Language models for your own data

Language models such as GPT, chatGPT, LLaMa, Bard and Alpaca are the focus of everyone's attention and are incredibly fascinating - they provide surprisingly accurate answers to all kinds of questions, complete texts, formulate emails or summarise presentations and documents. Wouldn't it be nice to use them on your own data?

Language models such as GPT, chatGPT, LLaMa, Bard and Alpaca are the focus of everyone’s attention and are incredibly fascinating – they provide surprisingly accurate answers to all kinds of questions, complete texts, formulate emails or summarise presentations and documents. By now, most of us have probably had the opportunity to try out and use such a model. Wouldn’t it be helpful to be able to use all these possibilities on your own documents and code? And wouldn’t it be useful if you could be sure that the data would not fall into the hands of third parties? Let’s take a look at what this could look like.

So far, large language models run in the data centres of OpenAI, Microsoft, Meta and Google and much of the data that is sent to the models is also used to enhance the models at the same time.

If one now wants to use language models on one’s own company-internal and sensitive data, two fundamental challenges arise:

  1. Processing documents: Language models are designed to work with text (e.g. a question), but they cannot deal with unstructured data such as PDF documents, Excel sheets, PowerPoint, etc.. One challenge is to pre-process these documents in such a way that the information is accessible to the language model and it can use it to provide answers.
  2. A closed model: In order to be sure that the data from company-internal documents does not migrate to language models or foreign servers, you need a trustworthy language model. And the simplest and safest option at present is to run your own language model locally.

In the following, I would like to briefly show how exactly you can put this into practice with relatively little code and then host your own language model answering questions about your personal documents.

But before we start, a brief outline of what we intend to do:


Large language model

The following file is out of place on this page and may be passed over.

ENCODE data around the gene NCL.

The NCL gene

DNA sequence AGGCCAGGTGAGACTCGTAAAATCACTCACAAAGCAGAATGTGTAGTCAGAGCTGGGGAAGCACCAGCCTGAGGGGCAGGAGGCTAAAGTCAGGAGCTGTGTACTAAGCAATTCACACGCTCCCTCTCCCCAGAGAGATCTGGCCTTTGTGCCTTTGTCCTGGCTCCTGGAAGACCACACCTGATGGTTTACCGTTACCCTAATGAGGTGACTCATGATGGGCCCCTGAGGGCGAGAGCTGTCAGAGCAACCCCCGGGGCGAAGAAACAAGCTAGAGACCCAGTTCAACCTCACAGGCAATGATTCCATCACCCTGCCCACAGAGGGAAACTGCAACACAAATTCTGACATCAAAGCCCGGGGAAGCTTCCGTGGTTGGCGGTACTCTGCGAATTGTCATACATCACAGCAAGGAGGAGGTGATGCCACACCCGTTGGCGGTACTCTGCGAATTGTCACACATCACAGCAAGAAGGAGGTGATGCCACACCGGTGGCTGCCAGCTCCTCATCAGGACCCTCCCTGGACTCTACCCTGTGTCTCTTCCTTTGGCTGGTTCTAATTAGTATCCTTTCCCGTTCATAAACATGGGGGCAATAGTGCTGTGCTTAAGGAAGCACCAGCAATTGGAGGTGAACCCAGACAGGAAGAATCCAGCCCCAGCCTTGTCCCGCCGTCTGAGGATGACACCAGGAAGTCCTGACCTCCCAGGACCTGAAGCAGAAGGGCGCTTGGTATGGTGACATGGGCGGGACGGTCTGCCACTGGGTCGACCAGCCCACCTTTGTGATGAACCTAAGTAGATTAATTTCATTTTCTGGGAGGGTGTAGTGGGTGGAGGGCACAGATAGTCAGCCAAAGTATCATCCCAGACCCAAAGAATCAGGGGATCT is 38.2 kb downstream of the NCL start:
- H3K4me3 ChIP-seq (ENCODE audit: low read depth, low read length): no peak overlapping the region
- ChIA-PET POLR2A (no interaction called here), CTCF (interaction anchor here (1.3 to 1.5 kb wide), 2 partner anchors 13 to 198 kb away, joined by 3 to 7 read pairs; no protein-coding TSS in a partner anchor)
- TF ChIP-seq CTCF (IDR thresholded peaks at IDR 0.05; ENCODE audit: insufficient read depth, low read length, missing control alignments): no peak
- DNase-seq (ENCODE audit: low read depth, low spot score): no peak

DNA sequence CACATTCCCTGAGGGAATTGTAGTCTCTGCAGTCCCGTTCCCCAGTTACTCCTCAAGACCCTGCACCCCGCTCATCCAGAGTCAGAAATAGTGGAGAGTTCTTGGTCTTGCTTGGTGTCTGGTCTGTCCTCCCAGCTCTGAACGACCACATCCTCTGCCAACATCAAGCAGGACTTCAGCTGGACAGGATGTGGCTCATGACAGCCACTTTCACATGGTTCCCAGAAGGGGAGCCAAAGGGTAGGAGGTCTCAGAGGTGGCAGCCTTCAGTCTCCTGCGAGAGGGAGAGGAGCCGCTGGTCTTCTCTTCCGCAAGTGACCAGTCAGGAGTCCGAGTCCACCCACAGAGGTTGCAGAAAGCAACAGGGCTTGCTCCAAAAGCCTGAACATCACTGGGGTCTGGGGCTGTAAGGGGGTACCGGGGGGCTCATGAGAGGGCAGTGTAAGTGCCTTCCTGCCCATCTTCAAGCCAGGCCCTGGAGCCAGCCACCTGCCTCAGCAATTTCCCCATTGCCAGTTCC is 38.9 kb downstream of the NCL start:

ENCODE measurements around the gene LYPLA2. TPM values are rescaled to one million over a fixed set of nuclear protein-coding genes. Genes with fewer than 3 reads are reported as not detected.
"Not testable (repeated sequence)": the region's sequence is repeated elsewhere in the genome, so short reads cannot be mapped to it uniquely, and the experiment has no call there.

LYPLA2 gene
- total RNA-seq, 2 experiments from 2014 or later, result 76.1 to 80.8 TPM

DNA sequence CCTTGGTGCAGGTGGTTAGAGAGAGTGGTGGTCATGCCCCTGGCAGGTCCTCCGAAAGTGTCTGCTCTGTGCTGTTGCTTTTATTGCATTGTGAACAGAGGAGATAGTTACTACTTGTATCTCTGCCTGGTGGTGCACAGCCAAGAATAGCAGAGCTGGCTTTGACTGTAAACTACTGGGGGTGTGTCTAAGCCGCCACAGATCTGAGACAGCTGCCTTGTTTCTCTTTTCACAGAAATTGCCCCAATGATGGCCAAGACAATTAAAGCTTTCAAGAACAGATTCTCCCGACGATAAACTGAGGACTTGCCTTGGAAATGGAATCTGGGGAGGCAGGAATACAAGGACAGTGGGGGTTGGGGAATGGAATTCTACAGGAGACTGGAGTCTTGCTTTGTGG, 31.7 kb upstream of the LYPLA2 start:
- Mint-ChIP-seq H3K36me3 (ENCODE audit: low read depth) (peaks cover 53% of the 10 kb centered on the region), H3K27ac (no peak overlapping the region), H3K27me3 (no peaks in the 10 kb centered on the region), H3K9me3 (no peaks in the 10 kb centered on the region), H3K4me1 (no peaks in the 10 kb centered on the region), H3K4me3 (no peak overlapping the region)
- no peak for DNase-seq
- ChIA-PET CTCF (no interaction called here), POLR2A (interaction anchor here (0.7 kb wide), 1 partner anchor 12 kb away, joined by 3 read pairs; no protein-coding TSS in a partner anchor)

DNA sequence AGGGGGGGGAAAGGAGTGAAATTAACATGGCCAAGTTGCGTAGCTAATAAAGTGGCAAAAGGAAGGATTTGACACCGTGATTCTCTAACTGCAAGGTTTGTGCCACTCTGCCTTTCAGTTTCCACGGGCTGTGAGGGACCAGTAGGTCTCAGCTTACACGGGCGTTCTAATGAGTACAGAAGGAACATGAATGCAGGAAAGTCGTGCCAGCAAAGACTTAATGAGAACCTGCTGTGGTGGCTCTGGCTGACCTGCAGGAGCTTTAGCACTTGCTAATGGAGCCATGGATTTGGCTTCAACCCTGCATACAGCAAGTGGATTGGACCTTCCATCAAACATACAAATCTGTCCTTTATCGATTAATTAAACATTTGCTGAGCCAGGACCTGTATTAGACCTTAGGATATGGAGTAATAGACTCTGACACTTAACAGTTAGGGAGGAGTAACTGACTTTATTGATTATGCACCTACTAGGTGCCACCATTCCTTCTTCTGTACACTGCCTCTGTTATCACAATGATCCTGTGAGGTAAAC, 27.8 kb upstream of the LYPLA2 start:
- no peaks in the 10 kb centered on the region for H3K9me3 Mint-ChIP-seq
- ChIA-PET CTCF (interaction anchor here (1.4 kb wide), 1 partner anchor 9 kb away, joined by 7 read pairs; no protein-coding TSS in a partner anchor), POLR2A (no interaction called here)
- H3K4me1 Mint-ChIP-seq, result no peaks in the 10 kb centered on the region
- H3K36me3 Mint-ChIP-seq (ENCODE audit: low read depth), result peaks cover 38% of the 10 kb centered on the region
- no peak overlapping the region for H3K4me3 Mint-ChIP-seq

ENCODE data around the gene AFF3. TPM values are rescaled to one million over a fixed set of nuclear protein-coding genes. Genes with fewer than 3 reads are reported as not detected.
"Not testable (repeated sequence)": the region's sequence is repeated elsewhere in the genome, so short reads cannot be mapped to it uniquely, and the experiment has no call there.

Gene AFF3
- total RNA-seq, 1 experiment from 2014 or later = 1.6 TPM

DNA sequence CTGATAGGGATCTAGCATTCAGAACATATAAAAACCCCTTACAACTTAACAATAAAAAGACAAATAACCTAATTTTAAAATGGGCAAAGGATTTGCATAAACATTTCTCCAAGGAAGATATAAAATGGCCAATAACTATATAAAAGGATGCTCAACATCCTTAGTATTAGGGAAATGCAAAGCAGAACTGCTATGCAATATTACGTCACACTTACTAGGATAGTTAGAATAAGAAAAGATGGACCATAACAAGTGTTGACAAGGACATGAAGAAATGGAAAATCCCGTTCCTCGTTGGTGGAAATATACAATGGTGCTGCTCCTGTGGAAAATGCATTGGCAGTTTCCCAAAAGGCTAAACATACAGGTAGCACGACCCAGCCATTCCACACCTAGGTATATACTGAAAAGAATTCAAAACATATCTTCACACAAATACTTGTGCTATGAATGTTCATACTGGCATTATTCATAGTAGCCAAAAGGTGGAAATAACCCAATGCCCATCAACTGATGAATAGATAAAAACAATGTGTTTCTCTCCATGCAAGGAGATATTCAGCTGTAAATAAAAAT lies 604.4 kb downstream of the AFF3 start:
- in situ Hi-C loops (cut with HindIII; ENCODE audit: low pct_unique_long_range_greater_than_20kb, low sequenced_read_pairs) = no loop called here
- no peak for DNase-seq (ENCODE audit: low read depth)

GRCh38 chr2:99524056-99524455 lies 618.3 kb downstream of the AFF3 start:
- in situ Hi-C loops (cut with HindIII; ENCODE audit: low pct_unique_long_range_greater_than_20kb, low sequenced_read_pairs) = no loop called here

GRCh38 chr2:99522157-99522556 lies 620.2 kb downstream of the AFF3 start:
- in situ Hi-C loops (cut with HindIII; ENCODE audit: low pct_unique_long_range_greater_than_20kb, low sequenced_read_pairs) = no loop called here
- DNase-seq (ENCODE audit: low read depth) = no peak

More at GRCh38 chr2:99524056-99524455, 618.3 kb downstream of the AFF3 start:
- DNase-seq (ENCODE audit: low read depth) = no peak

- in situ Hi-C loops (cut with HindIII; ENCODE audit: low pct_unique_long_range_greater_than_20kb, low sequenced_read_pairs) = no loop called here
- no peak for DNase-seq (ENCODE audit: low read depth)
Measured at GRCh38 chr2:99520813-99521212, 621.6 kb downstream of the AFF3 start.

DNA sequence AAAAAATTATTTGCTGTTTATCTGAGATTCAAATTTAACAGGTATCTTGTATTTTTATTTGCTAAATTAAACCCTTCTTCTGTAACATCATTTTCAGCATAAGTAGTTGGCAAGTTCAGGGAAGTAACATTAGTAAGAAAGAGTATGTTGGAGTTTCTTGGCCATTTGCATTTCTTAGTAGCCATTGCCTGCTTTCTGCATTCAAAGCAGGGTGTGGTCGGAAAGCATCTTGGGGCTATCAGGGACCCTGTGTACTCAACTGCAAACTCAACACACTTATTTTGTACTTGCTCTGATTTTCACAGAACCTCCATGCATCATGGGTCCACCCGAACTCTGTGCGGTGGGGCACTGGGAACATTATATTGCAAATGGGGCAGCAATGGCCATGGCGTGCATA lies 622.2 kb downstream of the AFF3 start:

The graphic above illustrates what a simple system looks like that can be used to generate suitable answers to questions with the help of indexed documents.

The process from question to finished answer consists of three steps:

  1. Question Vectorization: The question is transferred into a vector with the help of an embedding model.
  2. Context Retrieval: with the help of the question vector, suitable information from the previously indexed documents is searched in a vector database.
  3. Answer Generation: the search results and the question are passed to a language model that can generate a suitable answer with the knowledge provided.

Let’s take a closer look at the steps:

Embeddings and Vectorization

The Embedding Model has the ability to transfer text into a high dimensional vector space by creating representative vectors. It has been trained so that similar or related text elements are close to each other in this vector space.

In a pre-processing step, text elements are extracted from the documents that serve as the knowledge base and represented as vectors with the help of the embedding model. The text-vector pairs are then stored in a vector database.

Retrieval from vector space

If you now ask a question, it will also be encoded as a vector by the embedding model. This vector corresponds to a point in the high-dimensional vector space. Since similar and linked text passages are close to each other in this vector space, you can now search for the closest data points and get possible information that matches the question.

This is where the advantages of a vector database come into action, which can not only store vectors very efficiently, but can also return as search hits those vectors that are closer than a certain distance limit.

The set of unfiltered text passages that are linked to the question in some way is called information context.

Answer generation

Since a user wants a coherent answer and not a lot of more or less relevant information, one last step is necessary: the generation of a suitable answer.

And to do this, one can exploit the strengths of large language models (LLMs) by transferring the information context to the model and using it to generate a consistent answer.


Enough of the theory – but before we get to the practical part, here are two packages that are used in the following and are worth being described in two sentences: